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Kevin Gorman: Pirates feel ‘something special’ but better have a Plan B |
Kevin Gorman, Columnist

Kevin Gorman: Pirates feel ‘something special’ but better have a Plan B

Kevin Gorman
| Wednesday, February 13, 2019 8:26 p.m
Christopher Horner | Tribune-Review
Pirates pitcher Chris Archer delivers during the first inning against the Braves Monday, Aug. 20, 2018, at PNC Park.
Christopher Horner | Tribune-Review
Christopher Horner | Tribune-Review Pirates manager Clint Hurdle on the team’s first practice Wednesday, which was moved indoors because of rain: “It’s a good first day.”


The first practice for Pittsburgh Pirates pitchers and catchers was forced indoors by rain, but the cool temperatures and overcast skies didn’t dampen Clint Hurdle’s spirit.

“It’s a good first day,” Hurdle said Wednesday at Pirate City. “We got the audible early from Plan A and went to Plan B.”

Nothing can cloud Hurdle’s optimism. Not the weather. Not a new double-play combination. Not a loaded NL Central Division. Not the pessimism of Pirates fans focused on one of MLB’s lowest payrolls.

Not on the first day of spring training.

Hurdle saved his big speech for the first full-squad practice, but management’s message already has been sent to a team coming off an 82-win season. Players are preaching the gospel that the Pirates can be a contender and not a latter-day version of the 2011 and ’12 rebuilds.

“There’s more of a feeling that we’re about to do something special,” Hurdle said. “This club right here, I really believe — again, we’ve got to work to do, and we’re going to go out and roll up our sleeves — and our intent is to win our division. If you win your division, that puts you in a pretty good place. I love the fact that there’s hunger in there, and it’s real, for all the right reasons. And I really like our pitching. If you’ve got good pitching, you put yourself in a really good position.”

Hurdle turned to the old baseball axiom that good pitching beats good hitting. That has been the early theme of this spring training: that the Pirates have an abundance of pitching.

Four spots are set in their starting rotation, with Jameson Taillon, Chris Archer, Trevor Williams and Joe Musgrove. The back end of the bullpen ranks among baseball’s best, with Richard Rodriguez and Kyle Crick the bridge to Keone Kela, the setup man for All-Star closer Felipe Vazquez.

That already promises to be a better rotation than 2018, when Ivan Nova earned the Opening Day start in Detroit, Taillon hadn’t yet lived up to his draft status, Williams and Musgrove were unproven and Archer was still a member of the Tampa Bay Rays. The bullpen is markedly improved from last year, when Vazquez was the only proven pitcher. Crick and Rodriguez didn’t even make the Opening Day roster, and Kela was closing for the Rangers.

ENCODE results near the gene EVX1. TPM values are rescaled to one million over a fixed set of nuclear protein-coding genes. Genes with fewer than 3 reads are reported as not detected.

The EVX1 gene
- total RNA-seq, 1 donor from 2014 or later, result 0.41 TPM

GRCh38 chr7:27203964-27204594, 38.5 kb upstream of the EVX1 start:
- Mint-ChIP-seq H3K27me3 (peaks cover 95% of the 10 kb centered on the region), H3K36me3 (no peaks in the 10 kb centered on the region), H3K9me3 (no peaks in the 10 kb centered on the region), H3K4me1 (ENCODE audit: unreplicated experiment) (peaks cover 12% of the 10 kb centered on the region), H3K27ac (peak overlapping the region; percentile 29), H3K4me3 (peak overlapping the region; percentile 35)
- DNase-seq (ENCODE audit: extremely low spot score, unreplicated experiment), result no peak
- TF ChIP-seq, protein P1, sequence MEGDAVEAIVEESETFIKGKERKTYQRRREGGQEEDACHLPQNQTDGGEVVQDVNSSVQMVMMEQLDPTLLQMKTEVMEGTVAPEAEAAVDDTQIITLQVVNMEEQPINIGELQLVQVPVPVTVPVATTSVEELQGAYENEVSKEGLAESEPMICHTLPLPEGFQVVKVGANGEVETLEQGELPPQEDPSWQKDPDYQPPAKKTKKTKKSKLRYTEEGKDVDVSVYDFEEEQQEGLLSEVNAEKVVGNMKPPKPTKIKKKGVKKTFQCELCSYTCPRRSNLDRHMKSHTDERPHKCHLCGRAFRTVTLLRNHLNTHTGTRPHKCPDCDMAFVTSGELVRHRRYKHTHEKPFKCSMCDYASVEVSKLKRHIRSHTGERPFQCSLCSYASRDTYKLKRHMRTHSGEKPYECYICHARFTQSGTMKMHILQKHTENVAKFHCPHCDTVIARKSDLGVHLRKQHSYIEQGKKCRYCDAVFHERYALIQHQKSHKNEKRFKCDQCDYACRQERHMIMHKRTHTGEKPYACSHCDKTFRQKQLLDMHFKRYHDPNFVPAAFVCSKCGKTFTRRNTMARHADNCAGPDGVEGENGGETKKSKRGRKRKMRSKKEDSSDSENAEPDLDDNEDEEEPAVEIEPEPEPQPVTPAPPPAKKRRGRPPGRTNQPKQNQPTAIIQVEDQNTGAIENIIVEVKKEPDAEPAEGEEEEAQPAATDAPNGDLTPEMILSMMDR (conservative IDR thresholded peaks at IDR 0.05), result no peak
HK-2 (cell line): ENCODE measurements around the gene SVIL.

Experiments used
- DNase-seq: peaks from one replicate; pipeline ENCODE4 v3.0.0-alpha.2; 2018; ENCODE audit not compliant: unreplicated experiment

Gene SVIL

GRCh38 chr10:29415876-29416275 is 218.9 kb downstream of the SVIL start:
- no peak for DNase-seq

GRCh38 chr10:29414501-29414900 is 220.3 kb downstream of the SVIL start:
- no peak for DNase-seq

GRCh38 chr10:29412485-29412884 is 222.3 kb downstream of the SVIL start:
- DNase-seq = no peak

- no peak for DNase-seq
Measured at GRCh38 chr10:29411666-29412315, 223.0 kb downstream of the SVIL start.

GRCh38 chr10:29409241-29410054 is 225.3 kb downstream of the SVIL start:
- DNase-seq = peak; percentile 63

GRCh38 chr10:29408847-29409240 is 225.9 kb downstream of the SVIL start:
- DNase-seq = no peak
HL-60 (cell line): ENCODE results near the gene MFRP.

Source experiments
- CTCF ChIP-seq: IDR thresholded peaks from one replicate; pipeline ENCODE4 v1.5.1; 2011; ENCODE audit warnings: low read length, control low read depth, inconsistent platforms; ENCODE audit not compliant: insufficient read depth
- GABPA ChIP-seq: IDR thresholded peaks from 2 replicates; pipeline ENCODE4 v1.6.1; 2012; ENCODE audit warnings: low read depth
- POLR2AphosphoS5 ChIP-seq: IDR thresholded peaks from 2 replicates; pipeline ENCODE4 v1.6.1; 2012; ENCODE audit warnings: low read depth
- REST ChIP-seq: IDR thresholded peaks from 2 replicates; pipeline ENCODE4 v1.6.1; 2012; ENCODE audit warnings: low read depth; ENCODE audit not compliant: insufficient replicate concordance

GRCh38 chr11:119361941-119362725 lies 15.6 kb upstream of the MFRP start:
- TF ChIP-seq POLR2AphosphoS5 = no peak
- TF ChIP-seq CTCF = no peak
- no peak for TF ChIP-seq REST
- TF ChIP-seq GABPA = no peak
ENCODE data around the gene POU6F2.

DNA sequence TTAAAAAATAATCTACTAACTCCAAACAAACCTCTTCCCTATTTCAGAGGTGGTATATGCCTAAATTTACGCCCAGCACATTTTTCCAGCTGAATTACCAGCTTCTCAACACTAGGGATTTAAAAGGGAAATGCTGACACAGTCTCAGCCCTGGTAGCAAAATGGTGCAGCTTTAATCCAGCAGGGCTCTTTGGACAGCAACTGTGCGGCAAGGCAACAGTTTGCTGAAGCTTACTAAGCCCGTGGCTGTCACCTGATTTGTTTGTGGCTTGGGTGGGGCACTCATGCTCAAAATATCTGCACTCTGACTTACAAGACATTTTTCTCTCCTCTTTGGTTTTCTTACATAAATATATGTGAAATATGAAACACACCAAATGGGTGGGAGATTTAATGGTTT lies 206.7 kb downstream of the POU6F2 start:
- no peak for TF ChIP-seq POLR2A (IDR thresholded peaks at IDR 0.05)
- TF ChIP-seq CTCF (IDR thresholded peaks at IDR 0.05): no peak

So there is good reason for the optimism.

No wonder general manager Neal Huntington doubled down on Hurdle’s claim that there is something special in store for the Pirates, even after they pared down their payroll to what projects to be the second-lowest in the majors and their confidence sounds more like false bravado.

“This club has a feel that we can be a postseason team, that we can be a team that can advance deep in the postseason,” Huntington said. “Championship teams are based typically around starting pitching, and you win the games you’re supposed to win because of your back end.

“Then you score.”

Now that could be a problem. The Pirates need Plan A to go perfect, because Plan B leaves little margin for error.

Archer and Musgrove are coming off abdominal surgeries and will be brought along slowly with no promises to be ready for the opener. Starter Chad Kuhl and reliever Edgar Santana are out after Tommy John surgeries. That set up a competition between Jordan Lyles, Nick Kingham and Steven Brault, with the winner earning the fifth starter spot and the others competing with Francisco Liriano and others for roles in relief.

The Pirates are counting on a bounce-back year from first baseman Josh Bell, on Adam Frazier and Erik Gonzalez replacing Josh Harrison and Jordy Mercer at second base and shortstop, respectively, on Jung Ho Kang recapturing his 2016 form after two years out of baseball or Colin Moran making major strides at third, on Corey Dickerson and Starling Marte providing Gold-Glove defense and better offense and on Cleveland castoffs Lonnie Chisenhall and Melky Cabrera performing in right while Gregory Polanco recovers from shoulder surgery.

“You look around the offensive diamond … and eight of the nine spots can be better this year,” Huntington said. “That’s an exciting place to be. We recognize that we’re in probably the deepest and most challenging division in baseball, and we had a winning record against that division a year ago. We’ve got to figure out how to be better against the East and West and continue to do well against the Central.”

That’s a lot to ask, perhaps too much to expect.

But Hurdle posed a rhetorical question about whether the Pirates overachieved or were under-evaluated. They barely broke .500 and missed the playoffs but were projected to lose 100 games. Hurdle believes the Bucs set a tone, winning with guts and grit while connecting and learning lessons last season.

“I believe it set us up better for this year,” Hurdle said. “But to say our thought was the same going into spring training … we didn’t win a world championship. We didn’t get to the playoffs. So those things are off the table. There was some disappointment there.”

On this day, there was no disappointment, only endless possibilities.

The Pirates have a feeling that they’re about do something special, but they better have a Plan B if it rains.

Kevin Gorman is a Tribune-Review staff writer. You can contact Kevin by email at or via Twitter .

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